Pretty woman, a 1990 film starring Richard Gere as Edward Lewis and Julia Roberts as Vivian Ward, must be the epitome of the romantic comedy. Roberts got an Oscar nomination for her role and there were a bunch of nominations for Golden Globes, BAFTAs, and the like — but that is not the point of the movie. The point is that it is a wish fulfilment fantasy aimed at particularly stereotypical women. The story, if you can call it that, is rudimentary at best: billionaire needs arm candy, picks up random hooker, they fall in love, the end. But the rest is taken good care of: Edward1 is rich, handsome, strong, gentle, takes his girl shopping, to the opera, and is completely in love with her — plus he plays the piano! Vivian, on the other hand, has no discernible qualities, except being pretty and a woman.
This scene takes place in the penthouse of one of Hollywood’s fanciest hotels after Edward has taken Vivian with his private jet to San Francisco in order to see La Traviata.2 Somewhere along the way, they apparently picked up a can of diet coke. They also must have started a game in the limousine bringing them from the airport to their hotel and then brought the board up with them, because there is already dialogue about “moving the queen” before they’ve gotten out of the car.
But this kind of dubious cinematographic decision need not bother us; we’re here for the chess. We get a reasonably clear view of the board, but the reconstruction of the position is made considerably harder by the very non-standard pieces they’re using. I think this diagram:3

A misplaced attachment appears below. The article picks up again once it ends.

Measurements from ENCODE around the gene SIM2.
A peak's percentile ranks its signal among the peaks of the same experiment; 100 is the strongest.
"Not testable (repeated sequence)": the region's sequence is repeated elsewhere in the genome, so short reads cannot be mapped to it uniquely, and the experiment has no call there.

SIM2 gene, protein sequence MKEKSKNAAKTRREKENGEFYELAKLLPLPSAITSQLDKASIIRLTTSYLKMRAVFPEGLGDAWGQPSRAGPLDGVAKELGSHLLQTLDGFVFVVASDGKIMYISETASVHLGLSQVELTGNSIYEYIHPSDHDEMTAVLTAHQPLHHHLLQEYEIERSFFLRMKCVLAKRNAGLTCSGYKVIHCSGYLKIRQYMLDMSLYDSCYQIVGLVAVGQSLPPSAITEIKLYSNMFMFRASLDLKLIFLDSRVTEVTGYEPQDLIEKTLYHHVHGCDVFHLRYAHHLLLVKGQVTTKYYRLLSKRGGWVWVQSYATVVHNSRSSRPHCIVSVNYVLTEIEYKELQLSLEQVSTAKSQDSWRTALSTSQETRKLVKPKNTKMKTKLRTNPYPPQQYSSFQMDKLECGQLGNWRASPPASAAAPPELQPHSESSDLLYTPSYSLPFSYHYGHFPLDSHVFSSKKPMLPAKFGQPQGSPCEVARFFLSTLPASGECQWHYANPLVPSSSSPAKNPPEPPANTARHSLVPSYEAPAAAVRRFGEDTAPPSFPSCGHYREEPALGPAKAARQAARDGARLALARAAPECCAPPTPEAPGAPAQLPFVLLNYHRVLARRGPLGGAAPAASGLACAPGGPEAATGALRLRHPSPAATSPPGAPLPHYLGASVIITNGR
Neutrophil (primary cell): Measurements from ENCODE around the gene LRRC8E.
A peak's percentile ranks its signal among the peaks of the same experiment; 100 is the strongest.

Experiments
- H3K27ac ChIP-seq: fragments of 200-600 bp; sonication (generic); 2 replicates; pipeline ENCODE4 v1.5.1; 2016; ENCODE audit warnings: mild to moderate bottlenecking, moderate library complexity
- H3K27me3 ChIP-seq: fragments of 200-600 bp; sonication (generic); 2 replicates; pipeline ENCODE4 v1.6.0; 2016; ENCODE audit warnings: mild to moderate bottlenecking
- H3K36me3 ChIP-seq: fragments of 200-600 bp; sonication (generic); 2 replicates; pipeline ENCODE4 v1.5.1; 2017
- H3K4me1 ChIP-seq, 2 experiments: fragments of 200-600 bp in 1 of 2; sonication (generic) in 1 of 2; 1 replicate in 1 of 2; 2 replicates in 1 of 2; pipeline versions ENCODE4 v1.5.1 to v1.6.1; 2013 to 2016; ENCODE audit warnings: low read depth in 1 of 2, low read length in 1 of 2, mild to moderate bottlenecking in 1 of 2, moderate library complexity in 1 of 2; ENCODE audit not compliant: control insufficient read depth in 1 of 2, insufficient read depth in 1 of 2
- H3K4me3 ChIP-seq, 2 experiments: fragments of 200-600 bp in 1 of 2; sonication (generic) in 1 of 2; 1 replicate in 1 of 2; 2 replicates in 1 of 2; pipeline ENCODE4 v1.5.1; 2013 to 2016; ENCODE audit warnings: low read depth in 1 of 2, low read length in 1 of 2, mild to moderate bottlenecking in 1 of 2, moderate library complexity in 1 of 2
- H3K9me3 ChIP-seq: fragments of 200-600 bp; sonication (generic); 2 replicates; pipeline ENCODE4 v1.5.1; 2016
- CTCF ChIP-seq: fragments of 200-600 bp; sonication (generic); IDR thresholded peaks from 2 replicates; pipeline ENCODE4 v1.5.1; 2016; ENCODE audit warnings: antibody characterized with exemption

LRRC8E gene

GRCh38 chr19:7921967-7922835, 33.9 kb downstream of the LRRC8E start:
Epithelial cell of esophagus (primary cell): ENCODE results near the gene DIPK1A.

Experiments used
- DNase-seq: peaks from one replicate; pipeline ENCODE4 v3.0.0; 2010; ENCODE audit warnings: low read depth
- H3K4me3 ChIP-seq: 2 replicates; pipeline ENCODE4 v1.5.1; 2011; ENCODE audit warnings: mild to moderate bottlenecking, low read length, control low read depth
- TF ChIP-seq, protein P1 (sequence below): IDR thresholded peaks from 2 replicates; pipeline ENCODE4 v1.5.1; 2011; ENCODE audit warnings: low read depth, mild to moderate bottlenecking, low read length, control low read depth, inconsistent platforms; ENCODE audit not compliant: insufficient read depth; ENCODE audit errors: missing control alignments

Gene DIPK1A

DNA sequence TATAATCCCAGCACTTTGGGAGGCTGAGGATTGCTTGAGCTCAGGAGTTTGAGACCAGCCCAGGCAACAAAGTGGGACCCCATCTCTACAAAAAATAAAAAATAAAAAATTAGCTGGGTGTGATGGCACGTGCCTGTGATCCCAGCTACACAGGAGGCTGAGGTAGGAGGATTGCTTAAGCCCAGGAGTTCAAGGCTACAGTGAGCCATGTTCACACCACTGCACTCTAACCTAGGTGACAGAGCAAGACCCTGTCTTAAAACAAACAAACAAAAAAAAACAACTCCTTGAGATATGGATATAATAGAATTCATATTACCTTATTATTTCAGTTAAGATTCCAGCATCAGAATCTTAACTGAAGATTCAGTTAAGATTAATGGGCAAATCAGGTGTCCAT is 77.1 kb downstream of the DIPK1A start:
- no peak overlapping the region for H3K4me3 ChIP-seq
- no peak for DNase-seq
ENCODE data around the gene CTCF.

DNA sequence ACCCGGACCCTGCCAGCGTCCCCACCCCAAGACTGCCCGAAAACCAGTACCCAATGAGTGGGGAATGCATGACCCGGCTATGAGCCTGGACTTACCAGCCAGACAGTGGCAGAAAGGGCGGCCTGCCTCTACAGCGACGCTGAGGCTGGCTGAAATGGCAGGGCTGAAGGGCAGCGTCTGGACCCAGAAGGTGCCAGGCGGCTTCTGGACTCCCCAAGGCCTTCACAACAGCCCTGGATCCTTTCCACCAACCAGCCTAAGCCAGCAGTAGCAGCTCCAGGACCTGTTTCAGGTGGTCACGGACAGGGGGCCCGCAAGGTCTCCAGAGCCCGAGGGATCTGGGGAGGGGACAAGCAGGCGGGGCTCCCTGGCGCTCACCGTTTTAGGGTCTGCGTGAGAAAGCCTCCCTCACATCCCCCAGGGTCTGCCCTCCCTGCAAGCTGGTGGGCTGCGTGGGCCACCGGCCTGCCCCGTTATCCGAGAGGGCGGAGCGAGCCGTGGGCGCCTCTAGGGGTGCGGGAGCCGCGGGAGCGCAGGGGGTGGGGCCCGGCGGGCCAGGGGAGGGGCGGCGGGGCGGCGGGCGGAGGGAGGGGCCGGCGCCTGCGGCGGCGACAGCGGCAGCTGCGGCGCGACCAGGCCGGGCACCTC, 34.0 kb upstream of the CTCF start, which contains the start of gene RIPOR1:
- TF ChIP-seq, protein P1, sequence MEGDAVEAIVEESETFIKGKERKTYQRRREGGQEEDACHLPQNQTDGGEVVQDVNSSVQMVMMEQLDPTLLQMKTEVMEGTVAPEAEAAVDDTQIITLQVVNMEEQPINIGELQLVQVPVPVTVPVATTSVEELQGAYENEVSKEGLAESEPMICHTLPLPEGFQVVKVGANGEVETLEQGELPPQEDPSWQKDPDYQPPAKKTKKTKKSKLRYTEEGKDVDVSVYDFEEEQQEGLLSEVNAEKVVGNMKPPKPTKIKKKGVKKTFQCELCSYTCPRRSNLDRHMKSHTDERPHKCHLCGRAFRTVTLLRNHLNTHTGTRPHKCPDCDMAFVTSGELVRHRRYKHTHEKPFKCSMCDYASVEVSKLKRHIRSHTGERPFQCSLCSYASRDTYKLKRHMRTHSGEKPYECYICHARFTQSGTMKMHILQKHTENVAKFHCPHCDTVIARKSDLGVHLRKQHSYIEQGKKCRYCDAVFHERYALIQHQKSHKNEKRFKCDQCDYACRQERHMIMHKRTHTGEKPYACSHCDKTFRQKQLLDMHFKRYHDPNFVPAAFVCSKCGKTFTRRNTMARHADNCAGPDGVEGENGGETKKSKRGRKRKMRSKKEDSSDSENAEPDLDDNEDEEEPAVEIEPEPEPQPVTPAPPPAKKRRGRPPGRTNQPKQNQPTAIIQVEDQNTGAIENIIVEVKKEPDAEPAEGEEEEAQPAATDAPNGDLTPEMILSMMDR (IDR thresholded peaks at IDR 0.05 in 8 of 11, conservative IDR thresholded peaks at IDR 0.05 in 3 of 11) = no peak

is broadly speaking correct, but some details about black’s kingside might be wrong.
Now, at first glance, one might think that this is the sort of position that could, perhaps, arise in a game between a decent and a terrible player, but a second look belies this impression. What could possibly have brought the white rook to h4? Why was white bringing his knight to f4 instead of taking the black one on e6? How did the black king wander all the way to h7 without perishing in the attempt? How did a white pawn end up on b6 and not take on c7?
Apparently, a handsome young billionaire falling in love with a random prostitute is not the most unrealistic thing about this movie.
Realism: 2/5 The position is not illegal and a few pieces are on their starting squares, which is quite normal. Everything else is highly suspicious.
Probable winner: Edward. He’s up an exchange and a couple of pawns and he seems to be the head of the operation anyway.
1. [Yes, fifteen years before Twilight. Could this have been an inspiration for Meyer?] ↩
2. [Which is very symbolic. La Traviata is also about a prostitute in love.] ↩
3. [Pretty diagram.] ↩